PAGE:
Second year is the time to start exploring potential career paths.
As you enter into your specialization this fall, you have an opportunity to begin to ask new questions about how your studies are equipping you for next steps after school and, ultimately, to pursue an exciting career that matters to you.
Think about what excites you
You may have a clear picture of what your long-term plans are, or you might not be sure yet. Whether you fall into one, the other, or somewhere in between, challenge yourself to get curious about your experiences this year and start asking what they mean to you. If you take a moment to consider how much you like (or dislike!) each of your course topics or what types of conversations or research excites and energizes you, you can start to develop a clear picture of what you know about yourself and what may or may not work for you moving forward. You might be surprised to find that as you start to feel excited about your personal and professional development, you will likely also experience increased motivation to succeed academically and find greater interest in your chosen coursework.
Plan ahead and set goals
Keep in mind – career planning is a lot like goal setting. If you want to make it through your organic chemistry class with a good grade, you'll need to set up some steps and timelines in between the first class and the final exam to help you achieve that goal. Similarly, if you want to achieve a certain dream job/career after graduation, you'll need to break that goal down into manageable pieces, kind of like an action plan.
Questions to consider
- What components of your coursework excite and energize you and what does that make you curious about?
- Where do you excel? Where are you challenged? What does this tell you about who you are and what’s important to you?
- Who in your life will have a strong influence on your career decision-making process? Why is their opinion important?
About Your Studies
- What are you interested to learn about from your program specialization, the faculty members who do research in this field, and the alumni who have graduated from your program?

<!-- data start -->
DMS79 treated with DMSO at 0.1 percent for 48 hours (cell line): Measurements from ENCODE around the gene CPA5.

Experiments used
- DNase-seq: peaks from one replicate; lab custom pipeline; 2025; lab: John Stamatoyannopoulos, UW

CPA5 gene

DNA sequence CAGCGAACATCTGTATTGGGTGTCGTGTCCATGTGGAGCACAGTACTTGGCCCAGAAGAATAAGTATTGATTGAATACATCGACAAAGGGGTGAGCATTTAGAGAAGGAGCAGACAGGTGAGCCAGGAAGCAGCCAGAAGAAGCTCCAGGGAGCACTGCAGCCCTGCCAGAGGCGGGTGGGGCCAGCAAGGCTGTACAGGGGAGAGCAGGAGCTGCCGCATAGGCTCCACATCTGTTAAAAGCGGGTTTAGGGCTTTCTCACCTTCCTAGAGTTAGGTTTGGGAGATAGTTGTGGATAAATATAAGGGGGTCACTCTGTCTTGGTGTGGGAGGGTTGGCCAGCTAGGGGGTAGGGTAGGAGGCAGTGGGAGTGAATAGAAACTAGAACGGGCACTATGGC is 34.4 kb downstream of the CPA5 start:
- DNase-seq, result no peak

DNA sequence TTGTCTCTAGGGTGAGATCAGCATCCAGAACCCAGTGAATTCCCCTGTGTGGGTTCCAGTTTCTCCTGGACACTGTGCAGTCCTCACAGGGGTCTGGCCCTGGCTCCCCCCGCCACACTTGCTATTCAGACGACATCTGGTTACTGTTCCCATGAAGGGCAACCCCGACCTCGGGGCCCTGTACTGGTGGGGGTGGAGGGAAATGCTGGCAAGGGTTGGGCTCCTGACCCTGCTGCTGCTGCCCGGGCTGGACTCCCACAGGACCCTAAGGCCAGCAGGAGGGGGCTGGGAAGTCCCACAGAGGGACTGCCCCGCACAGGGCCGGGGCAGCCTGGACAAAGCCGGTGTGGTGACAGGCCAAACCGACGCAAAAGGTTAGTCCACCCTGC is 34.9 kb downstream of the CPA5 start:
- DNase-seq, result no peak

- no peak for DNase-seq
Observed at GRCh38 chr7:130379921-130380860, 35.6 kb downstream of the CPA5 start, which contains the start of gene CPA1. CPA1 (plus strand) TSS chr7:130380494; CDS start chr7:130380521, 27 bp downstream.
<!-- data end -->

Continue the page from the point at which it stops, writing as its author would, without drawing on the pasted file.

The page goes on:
- What skills do you already know will be important for success in your specialization or areas of interest? What types of experiences could help you build or strengthen those skills?
About Leveraging Our Campus Community
- What communities — in your specialization or at UBC — provide resources to support you in exploring your specialization and the career paths that could be right for you?
- What are the opportunities to get involved in your specialization or on campus that would help you build connections to your peers and faculty while gaining valuable skills?
Once you've asked yourself those questions, identify 3 things you can do this year to explore yourself and your career options. Here are some suggestions.
Explore career possibilities and networking opportunities specific to your specialization. Discover what you can do with your Science degree.
Not only can your professor or TA answer course-related questions, they're also happy to talk about their work and research.
Learn from their experiences and get both academic and career advice.
Gain industry work experience and build your network. Check out the Science co-op program.
Develop valuable skills in a position flexible to your timetable. Explore student jobs at UBC.
Connect with an industry professional or senior student to learn more about the careers you're interested in. Find a mentor.
Chat with an individual to gain an understanding of their occupation or the industry they're working in. Reach out for an informational interview.
Allison is a Career Educator at the UBC Centre for Student Involvement & Careers and is an expert in career development. Connect with additional resources and workshop schedules from the Centre for Student Involvement & Careers online.